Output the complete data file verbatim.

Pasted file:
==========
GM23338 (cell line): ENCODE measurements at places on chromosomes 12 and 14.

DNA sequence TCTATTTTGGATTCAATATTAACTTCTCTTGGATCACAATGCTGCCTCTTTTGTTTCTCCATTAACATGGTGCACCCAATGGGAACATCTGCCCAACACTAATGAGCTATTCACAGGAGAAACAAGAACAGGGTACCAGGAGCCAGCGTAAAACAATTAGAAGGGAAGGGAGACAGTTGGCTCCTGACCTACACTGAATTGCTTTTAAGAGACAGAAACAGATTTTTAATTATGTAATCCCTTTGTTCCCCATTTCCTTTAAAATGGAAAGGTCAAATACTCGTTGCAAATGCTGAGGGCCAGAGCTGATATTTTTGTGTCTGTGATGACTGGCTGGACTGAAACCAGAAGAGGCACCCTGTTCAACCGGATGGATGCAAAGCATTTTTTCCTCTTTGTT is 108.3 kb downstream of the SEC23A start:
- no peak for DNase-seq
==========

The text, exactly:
GM23338 (cell line): ENCODE measurements at places on chromosomes 12 and 14.

DNA sequence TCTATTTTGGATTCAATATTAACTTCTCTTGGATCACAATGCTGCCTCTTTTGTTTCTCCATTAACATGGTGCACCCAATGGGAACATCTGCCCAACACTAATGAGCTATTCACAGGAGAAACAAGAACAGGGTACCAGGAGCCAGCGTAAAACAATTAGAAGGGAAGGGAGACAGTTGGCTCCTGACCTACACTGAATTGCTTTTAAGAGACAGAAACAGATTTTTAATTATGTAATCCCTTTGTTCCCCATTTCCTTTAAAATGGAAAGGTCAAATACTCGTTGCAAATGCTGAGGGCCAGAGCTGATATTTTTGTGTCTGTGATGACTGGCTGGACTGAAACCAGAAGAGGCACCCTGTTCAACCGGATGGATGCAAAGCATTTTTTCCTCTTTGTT is 108.3 kb downstream of the SEC23A start:
- no peak for DNase-seq